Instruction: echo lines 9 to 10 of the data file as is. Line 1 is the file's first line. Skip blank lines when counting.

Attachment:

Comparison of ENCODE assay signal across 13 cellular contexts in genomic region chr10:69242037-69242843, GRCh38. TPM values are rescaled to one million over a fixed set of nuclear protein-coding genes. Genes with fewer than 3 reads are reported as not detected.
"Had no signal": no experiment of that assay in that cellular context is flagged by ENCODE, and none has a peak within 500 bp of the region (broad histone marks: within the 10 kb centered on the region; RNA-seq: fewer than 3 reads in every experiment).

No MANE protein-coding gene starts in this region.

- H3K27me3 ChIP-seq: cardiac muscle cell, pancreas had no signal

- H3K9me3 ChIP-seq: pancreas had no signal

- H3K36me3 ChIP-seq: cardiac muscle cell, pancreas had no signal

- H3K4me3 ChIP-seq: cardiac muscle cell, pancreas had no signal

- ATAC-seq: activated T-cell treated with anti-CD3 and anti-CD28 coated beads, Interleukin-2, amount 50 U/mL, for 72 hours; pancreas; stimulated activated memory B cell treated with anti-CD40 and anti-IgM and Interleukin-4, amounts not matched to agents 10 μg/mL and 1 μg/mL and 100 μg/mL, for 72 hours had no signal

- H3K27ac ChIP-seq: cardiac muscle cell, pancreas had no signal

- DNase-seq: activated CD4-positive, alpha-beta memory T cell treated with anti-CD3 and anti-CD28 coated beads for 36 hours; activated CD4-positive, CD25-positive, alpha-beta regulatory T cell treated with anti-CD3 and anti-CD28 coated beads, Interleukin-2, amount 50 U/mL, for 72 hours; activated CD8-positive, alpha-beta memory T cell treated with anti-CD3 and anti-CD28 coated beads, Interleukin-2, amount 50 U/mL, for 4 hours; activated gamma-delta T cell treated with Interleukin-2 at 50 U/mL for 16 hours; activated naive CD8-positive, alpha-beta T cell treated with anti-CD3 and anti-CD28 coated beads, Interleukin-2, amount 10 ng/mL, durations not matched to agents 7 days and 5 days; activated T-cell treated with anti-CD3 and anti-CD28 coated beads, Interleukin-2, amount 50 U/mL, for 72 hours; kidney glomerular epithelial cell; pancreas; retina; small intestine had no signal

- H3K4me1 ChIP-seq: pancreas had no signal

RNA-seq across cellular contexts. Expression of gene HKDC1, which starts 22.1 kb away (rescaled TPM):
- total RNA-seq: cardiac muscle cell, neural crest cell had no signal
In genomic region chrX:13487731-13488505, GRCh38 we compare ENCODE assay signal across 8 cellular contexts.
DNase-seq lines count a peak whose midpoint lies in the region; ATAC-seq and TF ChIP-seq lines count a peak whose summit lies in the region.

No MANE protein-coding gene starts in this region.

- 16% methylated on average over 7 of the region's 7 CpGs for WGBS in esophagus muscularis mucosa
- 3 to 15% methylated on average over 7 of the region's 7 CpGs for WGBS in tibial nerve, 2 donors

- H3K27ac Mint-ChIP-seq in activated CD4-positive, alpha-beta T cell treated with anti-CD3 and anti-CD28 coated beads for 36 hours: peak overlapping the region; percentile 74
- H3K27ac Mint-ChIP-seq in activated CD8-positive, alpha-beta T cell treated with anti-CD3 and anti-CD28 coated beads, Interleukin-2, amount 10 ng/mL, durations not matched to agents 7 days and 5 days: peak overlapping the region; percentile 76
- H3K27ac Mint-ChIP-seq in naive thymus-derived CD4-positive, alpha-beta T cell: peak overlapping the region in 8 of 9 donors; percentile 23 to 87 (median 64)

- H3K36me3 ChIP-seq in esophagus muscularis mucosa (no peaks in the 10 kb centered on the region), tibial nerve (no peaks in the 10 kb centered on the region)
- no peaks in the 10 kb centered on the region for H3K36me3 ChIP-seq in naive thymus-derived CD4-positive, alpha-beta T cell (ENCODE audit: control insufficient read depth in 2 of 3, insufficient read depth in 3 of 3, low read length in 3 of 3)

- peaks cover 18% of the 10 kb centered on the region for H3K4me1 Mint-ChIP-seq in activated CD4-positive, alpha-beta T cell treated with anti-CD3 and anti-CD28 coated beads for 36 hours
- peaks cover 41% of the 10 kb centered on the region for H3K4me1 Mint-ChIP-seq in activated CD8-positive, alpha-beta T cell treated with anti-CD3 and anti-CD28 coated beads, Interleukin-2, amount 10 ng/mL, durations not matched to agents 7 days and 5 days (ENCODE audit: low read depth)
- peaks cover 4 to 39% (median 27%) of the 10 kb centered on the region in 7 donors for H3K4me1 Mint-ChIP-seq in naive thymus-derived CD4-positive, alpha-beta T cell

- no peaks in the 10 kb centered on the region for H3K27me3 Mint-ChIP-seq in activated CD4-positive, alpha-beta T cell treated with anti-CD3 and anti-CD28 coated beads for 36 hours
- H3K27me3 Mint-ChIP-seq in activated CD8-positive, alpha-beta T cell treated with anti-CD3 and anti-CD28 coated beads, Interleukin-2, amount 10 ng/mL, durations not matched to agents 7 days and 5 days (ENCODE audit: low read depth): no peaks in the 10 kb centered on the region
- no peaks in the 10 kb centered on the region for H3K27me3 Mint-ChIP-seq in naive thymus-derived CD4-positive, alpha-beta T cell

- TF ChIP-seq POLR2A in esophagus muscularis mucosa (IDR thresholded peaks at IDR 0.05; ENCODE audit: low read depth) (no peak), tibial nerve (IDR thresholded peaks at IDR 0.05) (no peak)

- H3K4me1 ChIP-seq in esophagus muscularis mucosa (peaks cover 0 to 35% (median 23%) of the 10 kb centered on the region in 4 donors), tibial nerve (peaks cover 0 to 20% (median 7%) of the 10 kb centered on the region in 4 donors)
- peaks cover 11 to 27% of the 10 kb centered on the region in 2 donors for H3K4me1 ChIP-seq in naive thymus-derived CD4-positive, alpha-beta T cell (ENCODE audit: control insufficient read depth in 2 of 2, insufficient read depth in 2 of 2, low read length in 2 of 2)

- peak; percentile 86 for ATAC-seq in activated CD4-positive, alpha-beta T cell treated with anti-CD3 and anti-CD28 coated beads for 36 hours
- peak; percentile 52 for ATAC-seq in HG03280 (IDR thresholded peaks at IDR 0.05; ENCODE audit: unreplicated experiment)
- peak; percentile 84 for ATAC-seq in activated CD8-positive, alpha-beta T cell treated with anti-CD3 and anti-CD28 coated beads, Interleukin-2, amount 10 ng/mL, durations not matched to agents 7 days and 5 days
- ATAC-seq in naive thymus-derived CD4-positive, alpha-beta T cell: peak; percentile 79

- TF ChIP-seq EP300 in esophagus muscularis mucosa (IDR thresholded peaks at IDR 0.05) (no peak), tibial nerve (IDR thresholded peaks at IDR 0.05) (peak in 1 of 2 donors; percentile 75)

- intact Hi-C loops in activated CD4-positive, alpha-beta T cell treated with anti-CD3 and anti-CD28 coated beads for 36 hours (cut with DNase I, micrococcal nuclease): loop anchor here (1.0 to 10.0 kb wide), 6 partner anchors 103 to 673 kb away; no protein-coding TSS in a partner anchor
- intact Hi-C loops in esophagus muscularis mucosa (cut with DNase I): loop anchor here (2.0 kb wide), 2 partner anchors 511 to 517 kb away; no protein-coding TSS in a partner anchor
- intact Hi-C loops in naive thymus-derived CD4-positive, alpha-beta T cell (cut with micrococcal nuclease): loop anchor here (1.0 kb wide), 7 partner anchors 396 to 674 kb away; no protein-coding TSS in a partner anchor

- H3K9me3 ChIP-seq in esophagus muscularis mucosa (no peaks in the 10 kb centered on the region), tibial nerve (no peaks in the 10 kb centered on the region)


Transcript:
- H3K27ac ChIP-seq: cardiac muscle cell, pancreas had no signal

- DNase-seq: activated CD4-positive, alpha-beta memory T cell treated with anti-CD3 and anti-CD28 coated beads for 36 hours; activated CD4-positive, CD25-positive, alpha-beta regulatory T cell treated with anti-CD3 and anti-CD28 coated beads, Interleukin-2, amount 50 U/mL, for 72 hours; activated CD8-positive, alpha-beta memory T cell treated with anti-CD3 and anti-CD28 coated beads, Interleukin-2, amount 50 U/mL, for 4 hours; activated gamma-delta T cell treated with Interleukin-2 at 50 U/mL for 16 hours; activated naive CD8-positive, alpha-beta T cell treated with anti-CD3 and anti-CD28 coated beads, Interleukin-2, amount 10 ng/mL, durations not matched to agents 7 days and 5 days; activated T-cell treated with anti-CD3 and anti-CD28 coated beads, Interleukin-2, amount 50 U/mL, for 72 hours; kidney glomerular epithelial cell; pancreas; retina; small intestine had no signal